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'You said 'never forget,' and 20 years later, it feels like it's being forgotten.' | 9/11 first responders call on Congress to act

Many are still suffering from serious illnesses nearly 18 years after the 9/11 attacks. But the funds that're supposed to be there for them might be facing cuts.

WASHINGTON -- In the halls of Congress, there's a never-ending cycle of lobbyists and advocates, pushing for a hodgepodge of bills and causes. But when those advocates are 9/11 first responders, it demands attention. 

"I'm here because I can be," Rob Serra, a retired firefighter, said. "There are others who can't be." 

Credit: Evan Koslof
Rob Serra and other First Responders speaking to a Congressional staffer for Rep. Billy Long

As they moved through the Capitol, Serra sat in a wheelchair that once belonged to his friend Ray Pfeifer. Pfeifer was also there on 9/11, but died from Kidney cancer in 2017.

"I have close friends who are in the hospital who are on dialysis," Serra said. "And they need to be fought for." 

Serra was joined by dozens of other first responders, who have made multiple trips to the Capitol. Most of them are facing serious illnesses, including cancers and respiratory problems. 

Credit: Evan Koslof
Rob Serra moves through the Halls of Congress in the wheelchair of his lost friend

They're calling on Congress to pass the "Never Forget the Heroes: Permanent Authorization of the September 11th Victim Compensation Fund Act." 

This fund would allocate more money to the "Victim Compensation Fund," which is currently facing major cuts. On February 15, the Special Master for the Fund announced that there would be immediate cuts of 50 percent to every pending claim, and 70 percent for all new claims. 

"Until this bill is passed, we're going to keep coming," Serra said.

What Is The Victim Compensation Fund?

The origins of the fund date back to 2001, shortly after the attacks. The fund was created for the families of the thousands who lost their lives during the attack. 

Eventually the fund was expanded to support those who developed illnesses caused by the toxic fumes as well. This VCF was re-funded two times, in 2010 and in 2015.  

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Credit: AP, Heesoon Yim
Smoke billows from the Pentagon on September 11, 2001

The 2015 fund held $7.4 billion, and was supposed to last until 2020. Here's the problem; People keep getting sick. In February it was announced that the fund had already awarded nearly $5 billion. 

In order to make the money last, the Special Master for the fund, Rupa Bhattacharyya announced the drastic cuts of 50 percent to pending claims and 70 percent to all new claims. 

"I'm painfully aware of the inequity of the situation," she wrote in a Feb. 15 message. "But the stark reality of the data leaves me no choice."

Political Will:

Currently the main battle is in the Senate. That's because the advocates have already gathered enough co-sponsors to pass in the House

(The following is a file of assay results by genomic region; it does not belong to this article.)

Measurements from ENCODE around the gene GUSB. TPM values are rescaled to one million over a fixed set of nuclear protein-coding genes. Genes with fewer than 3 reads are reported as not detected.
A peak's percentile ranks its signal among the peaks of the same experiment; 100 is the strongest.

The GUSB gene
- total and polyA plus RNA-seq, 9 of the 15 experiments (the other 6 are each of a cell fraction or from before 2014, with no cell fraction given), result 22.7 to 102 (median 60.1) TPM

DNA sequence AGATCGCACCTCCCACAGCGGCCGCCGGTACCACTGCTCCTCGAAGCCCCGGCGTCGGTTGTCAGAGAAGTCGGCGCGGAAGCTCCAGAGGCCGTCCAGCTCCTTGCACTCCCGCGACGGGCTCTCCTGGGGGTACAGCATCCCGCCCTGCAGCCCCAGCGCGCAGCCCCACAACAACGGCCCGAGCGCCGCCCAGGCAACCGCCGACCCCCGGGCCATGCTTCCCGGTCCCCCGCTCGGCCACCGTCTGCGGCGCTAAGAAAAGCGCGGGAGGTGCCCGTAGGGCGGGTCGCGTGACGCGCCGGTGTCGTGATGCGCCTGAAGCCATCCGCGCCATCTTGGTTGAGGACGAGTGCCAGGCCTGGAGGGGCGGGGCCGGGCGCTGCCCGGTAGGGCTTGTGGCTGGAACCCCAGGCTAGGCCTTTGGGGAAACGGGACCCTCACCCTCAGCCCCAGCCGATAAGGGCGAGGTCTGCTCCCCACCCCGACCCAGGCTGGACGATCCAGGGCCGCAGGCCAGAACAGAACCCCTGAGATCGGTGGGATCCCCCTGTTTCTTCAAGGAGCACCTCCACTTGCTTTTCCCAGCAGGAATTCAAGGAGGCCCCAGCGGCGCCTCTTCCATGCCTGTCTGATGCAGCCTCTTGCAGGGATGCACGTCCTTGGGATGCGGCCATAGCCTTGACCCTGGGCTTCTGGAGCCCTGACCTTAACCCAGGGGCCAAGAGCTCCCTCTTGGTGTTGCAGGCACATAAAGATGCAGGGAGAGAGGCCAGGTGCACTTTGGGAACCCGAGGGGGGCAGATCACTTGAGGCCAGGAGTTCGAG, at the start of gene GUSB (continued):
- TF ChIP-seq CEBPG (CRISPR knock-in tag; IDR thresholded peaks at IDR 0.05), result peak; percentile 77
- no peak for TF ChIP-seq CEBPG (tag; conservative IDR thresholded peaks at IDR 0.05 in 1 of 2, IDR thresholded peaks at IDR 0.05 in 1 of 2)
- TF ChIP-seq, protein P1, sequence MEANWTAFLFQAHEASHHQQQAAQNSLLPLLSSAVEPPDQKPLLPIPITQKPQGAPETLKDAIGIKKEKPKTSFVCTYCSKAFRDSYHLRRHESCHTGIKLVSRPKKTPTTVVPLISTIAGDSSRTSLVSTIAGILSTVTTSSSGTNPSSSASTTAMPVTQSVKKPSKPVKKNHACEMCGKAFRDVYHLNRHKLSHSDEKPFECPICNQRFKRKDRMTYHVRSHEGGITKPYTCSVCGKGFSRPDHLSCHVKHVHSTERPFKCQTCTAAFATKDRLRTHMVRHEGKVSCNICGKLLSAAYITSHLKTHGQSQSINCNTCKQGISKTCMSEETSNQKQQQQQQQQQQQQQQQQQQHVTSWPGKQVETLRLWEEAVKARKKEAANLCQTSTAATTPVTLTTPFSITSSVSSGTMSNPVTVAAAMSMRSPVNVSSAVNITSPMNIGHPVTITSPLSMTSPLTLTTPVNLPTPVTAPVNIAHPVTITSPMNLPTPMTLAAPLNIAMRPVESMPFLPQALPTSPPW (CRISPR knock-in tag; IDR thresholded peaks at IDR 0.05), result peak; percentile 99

In the Senate, the bill needs 60 votes to pass, but so far, the advocates only have 40 co-sponsors. To see which Senators have shown support, and which haven't you can visit this portal

When WUSA9 shadowed these advocates, they visited the high profile offices of lawmakers like Sen. Rob Portman, Sen. Mitch McConnell, Sen. Lindsay Graham and Sen. Marco Rubio.

Credit: Evan Koslof
First Responders speak with Rep. Caroyln Maloney, a longtime supporter of the VCF

John Feal, a former New York firefighter has been leading this lobbying effort for years, and said they won't stop fighting until the bill is passed. 

"You can take the fight to the doorsteps of D.C.," he said. "You can. This is our house. They work for us." 

On June 11, many of these first responders will be testifying in front of the House Judiciary Committee. They will be joined by Jon Stewart, who has been an outspoken advocate for 9/11 families. 

9/11 Stories:

When the plane crashed into the Pentagon on September 11, Tim Callahan was just minutes away. The firefighter rushed into action, heading towards the smoke. 

"I can still see it in my mind," he said. 

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Credit: Nick Petrillo
Tim Callahan reflects on nearly 18 years since the 9/11 attacks

He joined WUSA9 at the Pentagon earlier this year for the first time in 15 years.

"It was a reality check," Callahan said. "It was like 'Wow. This isn't a bad dream that I'm going to wake up from. I'm living this nightmare. I'm part of this nightmare.' And what a nightmare it was." 

Hundreds of miles away, Coast Guard Capt. Mike Day was on patrol when the two planes crashed into the Twin Towers.

"It was like a snow storm," he said. "It was just -- everything was white." 

Credit: Nick Petrillo
Capt. Mike Day was in the New York Harbor, when the planes hit

Day is now serving at Joint Base Anacostia-Bolling. He said the memories of that horrific day will stay with him forever. 

"For a generation of Americans, 9/11 will be forever frozen," Day said.

Day and Callahan know the physical consequences of 9/11. Mike developed skin cancer three years ago, and Tim developed prostate cancer. Both illnesses are certified conditions linked to the 9/11 attacks. 

"We will never forget," said Callahan. "Because we are living with the results of it. I can show you my scars." 

Both first responders agreed it was frustrating that Congress had not yet acted on this bill. 

"I just find it ironic," Day said. "You hear '9/11. Never forget.' And 20 years later, it feels like it's being forgotten." 

If you want to see if your local lawmaker is a co-sponsor of the bill, you can search this portal.

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